Ashley Hendrix, MD, MBA, FACS is a board-certified, fellowship-trained breast surgeon at Regional One Health’s Main Campus and East Campus.
As a specialist in breast cancer surgery, she understands how to help patients identify the best procedure for their diagnosis and their personal needs and goals.
Dr. Hendrix urges women to be vigilant about mammograms and breast cancer awareness, since catching the disease early gives them more surgical treatment options.
Most patients with breast cancer have surgery as part of their treatment.
In recent years, procedures have become less invasive, and outcomes are improving. But that doesn’t mean it’s not stressful for patients!
A breast surgeon is often the first doctor a patient sees after their diagnosis. “My focus is not only to perform a successful procedure, but to educate and encourage shared decision-making to identify right procedure for each patient,” said Ashley Hendrix, MD, MBA, FACS, a surgical oncologist at Regional One Health Cancer Care who specializes in treating breast cancer.
There are two main types of breast cancer surgery.
A mastectomy is removal of the entire breast. Breast conservation therapy, also called a partial mastectomy or lumpectomy, removes just the cancerous tissue with a normal rim of tissue around to remove all microscopic disease, preserving as much breast as possible.
Patients with advanced breast cancer may only be a candidate for total mastectomy, whereas early-stage disease may have all options.
Dr. Hendrix said the first important factor to tailoring decisions is the size of the tumor, specifically the amount of disease relative to your breast size.
She also considers the biology of the patient’s disease and the need for systemic therapy in addition to surgery. The need for chemotherapy also contributes to options for surgery.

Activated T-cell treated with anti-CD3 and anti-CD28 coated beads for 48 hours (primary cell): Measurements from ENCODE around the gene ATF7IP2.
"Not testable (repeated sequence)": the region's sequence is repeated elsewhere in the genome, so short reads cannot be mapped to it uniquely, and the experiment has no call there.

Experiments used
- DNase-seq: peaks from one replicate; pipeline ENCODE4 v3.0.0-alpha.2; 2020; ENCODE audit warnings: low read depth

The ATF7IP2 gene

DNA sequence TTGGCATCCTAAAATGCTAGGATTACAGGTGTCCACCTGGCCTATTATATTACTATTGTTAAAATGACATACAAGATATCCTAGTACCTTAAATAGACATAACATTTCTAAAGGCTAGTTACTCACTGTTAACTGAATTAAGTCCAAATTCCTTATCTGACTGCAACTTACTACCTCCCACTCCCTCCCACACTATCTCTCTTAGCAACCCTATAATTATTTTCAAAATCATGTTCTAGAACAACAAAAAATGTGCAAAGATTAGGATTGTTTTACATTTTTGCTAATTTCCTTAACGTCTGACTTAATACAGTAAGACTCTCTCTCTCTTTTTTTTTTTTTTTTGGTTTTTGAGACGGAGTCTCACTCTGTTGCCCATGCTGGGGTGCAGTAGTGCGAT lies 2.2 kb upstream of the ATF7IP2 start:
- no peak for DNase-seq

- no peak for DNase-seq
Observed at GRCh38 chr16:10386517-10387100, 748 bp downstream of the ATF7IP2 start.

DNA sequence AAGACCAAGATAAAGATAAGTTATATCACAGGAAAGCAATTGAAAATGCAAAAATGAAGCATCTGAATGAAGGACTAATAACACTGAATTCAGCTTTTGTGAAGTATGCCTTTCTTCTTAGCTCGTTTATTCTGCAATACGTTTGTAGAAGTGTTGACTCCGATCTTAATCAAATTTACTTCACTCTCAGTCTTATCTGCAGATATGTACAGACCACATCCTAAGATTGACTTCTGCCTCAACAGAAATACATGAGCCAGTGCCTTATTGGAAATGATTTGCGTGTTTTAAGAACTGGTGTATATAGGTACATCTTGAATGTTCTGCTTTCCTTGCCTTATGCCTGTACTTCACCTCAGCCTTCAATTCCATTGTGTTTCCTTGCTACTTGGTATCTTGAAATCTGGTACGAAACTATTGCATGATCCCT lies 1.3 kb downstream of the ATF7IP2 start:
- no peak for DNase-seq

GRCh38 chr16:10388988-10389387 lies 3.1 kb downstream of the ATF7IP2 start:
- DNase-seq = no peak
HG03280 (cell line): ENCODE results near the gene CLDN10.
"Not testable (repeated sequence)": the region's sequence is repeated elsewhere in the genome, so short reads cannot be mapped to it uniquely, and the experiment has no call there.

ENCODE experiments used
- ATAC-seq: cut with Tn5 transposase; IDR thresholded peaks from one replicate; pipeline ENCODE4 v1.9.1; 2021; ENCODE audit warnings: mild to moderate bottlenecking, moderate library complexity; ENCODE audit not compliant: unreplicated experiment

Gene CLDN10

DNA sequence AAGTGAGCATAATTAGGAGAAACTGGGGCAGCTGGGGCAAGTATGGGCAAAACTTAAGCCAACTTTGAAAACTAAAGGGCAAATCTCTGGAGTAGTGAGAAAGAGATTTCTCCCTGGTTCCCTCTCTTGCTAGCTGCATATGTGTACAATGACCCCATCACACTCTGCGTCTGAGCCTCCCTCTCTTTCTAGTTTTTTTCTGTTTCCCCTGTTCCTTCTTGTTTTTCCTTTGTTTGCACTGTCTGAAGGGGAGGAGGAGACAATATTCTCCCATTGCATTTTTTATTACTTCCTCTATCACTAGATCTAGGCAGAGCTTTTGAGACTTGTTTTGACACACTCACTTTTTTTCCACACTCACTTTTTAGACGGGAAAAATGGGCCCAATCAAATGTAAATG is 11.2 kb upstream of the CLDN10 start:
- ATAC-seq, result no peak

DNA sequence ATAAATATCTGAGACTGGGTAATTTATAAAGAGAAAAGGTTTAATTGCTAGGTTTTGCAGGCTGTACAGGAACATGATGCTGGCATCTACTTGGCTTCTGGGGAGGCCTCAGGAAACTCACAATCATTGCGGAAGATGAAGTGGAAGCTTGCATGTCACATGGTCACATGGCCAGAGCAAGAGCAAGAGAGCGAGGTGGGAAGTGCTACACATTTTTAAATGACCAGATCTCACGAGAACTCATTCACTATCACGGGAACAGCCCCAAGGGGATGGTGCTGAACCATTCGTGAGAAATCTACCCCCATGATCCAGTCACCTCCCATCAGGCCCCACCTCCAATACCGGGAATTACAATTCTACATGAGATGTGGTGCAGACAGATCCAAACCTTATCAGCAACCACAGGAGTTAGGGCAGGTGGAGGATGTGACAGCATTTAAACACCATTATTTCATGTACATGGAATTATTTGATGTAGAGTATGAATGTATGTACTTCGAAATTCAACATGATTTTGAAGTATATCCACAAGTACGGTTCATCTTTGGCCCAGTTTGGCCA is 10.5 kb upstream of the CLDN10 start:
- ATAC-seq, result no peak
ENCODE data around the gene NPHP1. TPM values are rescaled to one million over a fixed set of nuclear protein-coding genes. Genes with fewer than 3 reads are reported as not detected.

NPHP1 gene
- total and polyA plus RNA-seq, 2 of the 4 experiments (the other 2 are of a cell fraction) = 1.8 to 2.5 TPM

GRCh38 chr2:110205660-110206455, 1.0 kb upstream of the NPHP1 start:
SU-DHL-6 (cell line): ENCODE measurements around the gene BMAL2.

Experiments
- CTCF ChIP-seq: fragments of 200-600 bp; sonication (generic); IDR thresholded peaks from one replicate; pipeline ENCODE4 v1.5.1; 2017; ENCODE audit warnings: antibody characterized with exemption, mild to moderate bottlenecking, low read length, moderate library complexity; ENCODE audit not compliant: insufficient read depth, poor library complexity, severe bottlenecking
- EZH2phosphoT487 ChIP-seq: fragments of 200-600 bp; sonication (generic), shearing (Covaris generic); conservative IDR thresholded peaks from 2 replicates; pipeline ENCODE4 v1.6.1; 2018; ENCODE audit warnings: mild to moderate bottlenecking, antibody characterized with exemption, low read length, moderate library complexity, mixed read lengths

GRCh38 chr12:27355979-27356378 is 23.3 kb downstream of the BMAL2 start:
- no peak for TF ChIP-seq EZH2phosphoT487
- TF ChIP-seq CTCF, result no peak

“We assess your genetic risk via a detailed family history and all indicated genetic testing. Genetic mutations may change recommendations for both treating your current cancer as well as preventing future cancers,” Dr. Hendrix said.
“The last factor – and most important – is your personal preferences. I believe in shared decision-making for patients who have a choice between mastectomy and breast conservation therapy. I explain to them that both are highly effective, and then we discuss risks and benefits considering life factors that allow for emotional recovery from cancer.”
With breast conservation, the patient keep as much of their breast as possible, with almost all patients going home the same day.
Full recovery takes about two weeks, but patients usually return to work and normal activities after a couple days if they aren’t extremely strenuous. This surgery is paired with radiation in most patients to ensure the lowest chance of recurrence.
In mastectomy, the breast is removed, and patients face a longer recovery.
Many patients go home the same day due to advanced pain management strategies with drains that are removed once patients no longer need them. They should avoid vigorous activity until they make a full recovery in four to six weeks.
Reconstruction is always an option, but the timing is dependent on patient factors: some patients are candidates immediately while others must be delayed due to other medical conditions.
Dr. Hendrix’s advice to patients is simple.
“Start by being vigilant. Get your annual mammogram. If something changes in your breasts, talk to your provider. By catching cancer early, you give yourself more options for treatment,” she said.
“If you are diagnosed with breast cancer, seek treatment from a surgeon who specializes in the disease. We can offer the latest procedures, including minimally invasive options. Finally, know that you have choices. Talk to your surgeon about what is best for your specific needs and goals. Remember, we’re here not only to make sure your procedure goes well, we’re here to make sure it’s the right procedure for you.”
For appointments, call 901-515-HOPE (4673). For more information, visit regionalonehealth.org/cancer-care/